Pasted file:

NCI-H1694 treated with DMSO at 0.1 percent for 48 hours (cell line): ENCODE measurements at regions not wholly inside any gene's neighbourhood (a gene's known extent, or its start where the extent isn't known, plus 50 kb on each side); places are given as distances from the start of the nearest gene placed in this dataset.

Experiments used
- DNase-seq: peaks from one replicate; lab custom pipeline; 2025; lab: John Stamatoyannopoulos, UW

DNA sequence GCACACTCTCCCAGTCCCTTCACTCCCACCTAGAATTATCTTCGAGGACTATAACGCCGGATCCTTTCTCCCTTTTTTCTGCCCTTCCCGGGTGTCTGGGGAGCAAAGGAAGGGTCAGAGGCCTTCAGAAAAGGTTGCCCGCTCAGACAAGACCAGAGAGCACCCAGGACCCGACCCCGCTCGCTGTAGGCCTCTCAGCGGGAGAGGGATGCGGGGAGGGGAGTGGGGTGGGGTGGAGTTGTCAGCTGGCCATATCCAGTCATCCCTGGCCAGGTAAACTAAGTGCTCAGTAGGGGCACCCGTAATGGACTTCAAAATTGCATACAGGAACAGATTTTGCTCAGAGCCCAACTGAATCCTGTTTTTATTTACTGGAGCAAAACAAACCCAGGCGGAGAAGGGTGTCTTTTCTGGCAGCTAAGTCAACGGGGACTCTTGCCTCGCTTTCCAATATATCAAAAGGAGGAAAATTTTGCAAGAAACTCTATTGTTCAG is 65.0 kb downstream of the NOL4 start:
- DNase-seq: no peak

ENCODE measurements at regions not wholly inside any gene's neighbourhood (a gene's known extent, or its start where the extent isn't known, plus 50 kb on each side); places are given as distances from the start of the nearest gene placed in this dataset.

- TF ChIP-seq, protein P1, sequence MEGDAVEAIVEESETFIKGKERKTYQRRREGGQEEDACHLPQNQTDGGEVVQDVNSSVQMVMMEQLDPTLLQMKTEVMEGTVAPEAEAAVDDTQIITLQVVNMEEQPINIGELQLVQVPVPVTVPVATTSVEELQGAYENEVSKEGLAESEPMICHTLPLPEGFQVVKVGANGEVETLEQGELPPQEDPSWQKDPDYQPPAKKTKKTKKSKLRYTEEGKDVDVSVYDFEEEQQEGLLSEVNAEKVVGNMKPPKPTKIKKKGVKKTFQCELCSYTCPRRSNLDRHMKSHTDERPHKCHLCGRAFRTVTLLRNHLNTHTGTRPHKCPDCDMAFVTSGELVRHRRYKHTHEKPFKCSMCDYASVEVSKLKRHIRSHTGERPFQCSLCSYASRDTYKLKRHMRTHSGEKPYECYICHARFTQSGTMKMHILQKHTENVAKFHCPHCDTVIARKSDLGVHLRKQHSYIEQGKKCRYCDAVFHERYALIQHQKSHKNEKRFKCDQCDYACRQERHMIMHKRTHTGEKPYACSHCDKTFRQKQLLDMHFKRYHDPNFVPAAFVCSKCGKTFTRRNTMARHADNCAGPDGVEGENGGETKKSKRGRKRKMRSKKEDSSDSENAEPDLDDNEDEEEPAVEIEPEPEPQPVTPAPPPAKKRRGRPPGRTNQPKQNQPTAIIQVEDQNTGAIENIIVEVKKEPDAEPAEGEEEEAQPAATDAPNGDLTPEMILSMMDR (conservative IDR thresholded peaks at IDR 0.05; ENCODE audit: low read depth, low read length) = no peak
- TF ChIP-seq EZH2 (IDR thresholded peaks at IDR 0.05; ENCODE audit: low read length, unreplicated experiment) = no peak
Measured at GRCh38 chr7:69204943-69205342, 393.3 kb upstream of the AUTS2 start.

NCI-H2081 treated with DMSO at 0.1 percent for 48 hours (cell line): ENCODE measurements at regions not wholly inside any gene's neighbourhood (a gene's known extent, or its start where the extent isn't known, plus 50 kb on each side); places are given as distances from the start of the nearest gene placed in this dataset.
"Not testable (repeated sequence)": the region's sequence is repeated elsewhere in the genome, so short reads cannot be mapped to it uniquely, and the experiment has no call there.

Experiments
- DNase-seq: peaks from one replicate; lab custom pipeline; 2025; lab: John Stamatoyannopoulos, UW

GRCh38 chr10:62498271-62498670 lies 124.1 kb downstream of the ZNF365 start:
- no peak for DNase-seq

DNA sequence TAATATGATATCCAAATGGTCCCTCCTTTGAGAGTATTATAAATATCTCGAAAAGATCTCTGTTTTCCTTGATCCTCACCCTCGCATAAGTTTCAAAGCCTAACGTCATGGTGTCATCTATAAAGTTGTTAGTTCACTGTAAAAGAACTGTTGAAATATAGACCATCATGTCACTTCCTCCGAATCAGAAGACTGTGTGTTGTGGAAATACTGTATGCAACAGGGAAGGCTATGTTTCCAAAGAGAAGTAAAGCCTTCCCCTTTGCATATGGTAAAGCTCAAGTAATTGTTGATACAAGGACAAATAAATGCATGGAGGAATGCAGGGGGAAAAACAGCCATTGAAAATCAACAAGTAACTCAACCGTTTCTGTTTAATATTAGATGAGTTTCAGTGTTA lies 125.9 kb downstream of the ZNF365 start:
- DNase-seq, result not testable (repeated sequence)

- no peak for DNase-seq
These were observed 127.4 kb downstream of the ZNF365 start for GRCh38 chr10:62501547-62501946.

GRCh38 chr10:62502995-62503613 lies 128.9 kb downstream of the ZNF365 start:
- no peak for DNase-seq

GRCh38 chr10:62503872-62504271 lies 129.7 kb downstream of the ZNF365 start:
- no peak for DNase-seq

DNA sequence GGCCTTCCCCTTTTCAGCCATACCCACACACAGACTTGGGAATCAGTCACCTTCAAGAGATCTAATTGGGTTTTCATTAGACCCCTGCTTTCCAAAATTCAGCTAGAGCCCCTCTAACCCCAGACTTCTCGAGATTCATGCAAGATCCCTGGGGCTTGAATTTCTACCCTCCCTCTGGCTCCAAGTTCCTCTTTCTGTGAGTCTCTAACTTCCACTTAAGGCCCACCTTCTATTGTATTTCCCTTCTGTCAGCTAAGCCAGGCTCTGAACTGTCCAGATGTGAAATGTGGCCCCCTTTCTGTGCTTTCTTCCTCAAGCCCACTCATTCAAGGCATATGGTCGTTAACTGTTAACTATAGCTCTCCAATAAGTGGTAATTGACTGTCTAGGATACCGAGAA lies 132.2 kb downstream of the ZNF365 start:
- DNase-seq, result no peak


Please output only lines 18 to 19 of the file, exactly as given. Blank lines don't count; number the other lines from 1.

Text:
- no peak for DNase-seq
These were observed 127.4 kb downstream of the ZNF365 start for GRCh38 chr10:62501547-62501946.